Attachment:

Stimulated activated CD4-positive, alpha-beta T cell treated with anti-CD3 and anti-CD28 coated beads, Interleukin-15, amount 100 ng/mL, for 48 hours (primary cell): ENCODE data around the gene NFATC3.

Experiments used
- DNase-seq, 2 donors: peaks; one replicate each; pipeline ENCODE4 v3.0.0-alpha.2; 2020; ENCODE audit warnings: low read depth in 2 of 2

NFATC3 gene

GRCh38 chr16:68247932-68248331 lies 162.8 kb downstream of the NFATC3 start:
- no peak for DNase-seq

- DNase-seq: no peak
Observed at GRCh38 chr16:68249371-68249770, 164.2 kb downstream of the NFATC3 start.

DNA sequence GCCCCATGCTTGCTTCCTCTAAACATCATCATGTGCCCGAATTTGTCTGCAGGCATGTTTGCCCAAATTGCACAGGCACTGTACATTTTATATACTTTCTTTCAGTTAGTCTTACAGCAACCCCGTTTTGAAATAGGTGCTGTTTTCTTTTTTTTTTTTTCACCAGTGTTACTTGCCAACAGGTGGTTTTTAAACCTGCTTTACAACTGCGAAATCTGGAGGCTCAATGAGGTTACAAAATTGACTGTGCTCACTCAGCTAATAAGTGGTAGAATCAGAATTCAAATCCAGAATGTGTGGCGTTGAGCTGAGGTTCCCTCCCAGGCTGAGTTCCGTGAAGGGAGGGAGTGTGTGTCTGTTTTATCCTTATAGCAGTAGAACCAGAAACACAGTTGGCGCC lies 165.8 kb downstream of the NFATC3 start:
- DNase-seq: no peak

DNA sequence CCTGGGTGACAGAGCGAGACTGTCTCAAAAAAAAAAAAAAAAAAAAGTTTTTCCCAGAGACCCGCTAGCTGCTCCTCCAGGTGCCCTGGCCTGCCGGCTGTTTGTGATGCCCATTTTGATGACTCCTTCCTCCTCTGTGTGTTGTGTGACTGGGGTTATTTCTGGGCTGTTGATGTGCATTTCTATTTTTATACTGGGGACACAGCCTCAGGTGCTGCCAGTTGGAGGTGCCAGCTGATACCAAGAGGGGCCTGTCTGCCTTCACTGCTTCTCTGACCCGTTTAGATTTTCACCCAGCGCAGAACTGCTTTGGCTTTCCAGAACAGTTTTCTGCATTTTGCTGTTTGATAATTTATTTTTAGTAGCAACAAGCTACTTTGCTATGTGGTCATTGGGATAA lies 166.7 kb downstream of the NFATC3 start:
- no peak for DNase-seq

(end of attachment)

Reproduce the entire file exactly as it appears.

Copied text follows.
Stimulated activated CD4-positive, alpha-beta T cell treated with anti-CD3 and anti-CD28 coated beads, Interleukin-15, amount 100 ng/mL, for 48 hours (primary cell): ENCODE data around the gene NFATC3.

Experiments used
- DNase-seq, 2 donors: peaks; one replicate each; pipeline ENCODE4 v3.0.0-alpha.2; 2020; ENCODE audit warnings: low read depth in 2 of 2

NFATC3 gene

GRCh38 chr16:68247932-68248331 lies 162.8 kb downstream of the NFATC3 start:
- no peak for DNase-seq

- DNase-seq: no peak
Observed at GRCh38 chr16:68249371-68249770, 164.2 kb downstream of the NFATC3 start.

DNA sequence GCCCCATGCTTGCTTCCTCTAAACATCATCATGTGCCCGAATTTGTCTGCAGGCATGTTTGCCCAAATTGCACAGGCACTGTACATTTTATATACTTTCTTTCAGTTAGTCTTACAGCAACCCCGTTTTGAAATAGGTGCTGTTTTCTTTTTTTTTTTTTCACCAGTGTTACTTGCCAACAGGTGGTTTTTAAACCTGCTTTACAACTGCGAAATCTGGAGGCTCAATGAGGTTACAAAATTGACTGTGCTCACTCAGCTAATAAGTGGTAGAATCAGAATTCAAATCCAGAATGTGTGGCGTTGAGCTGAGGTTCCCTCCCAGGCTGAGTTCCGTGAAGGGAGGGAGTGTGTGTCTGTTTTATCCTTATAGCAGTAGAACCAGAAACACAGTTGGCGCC lies 165.8 kb downstream of the NFATC3 start:
- DNase-seq: no peak

DNA sequence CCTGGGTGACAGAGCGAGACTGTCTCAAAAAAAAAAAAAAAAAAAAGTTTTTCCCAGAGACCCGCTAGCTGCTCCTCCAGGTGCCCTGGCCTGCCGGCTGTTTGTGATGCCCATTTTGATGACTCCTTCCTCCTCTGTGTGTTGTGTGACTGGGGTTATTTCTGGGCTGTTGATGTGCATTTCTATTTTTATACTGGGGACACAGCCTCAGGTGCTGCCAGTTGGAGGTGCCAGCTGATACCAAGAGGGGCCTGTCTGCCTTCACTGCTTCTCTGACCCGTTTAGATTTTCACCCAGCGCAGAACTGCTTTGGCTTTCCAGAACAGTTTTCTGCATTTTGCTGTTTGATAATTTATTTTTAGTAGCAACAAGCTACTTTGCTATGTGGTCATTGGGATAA lies 166.7 kb downstream of the NFATC3 start:
- no peak for DNase-seq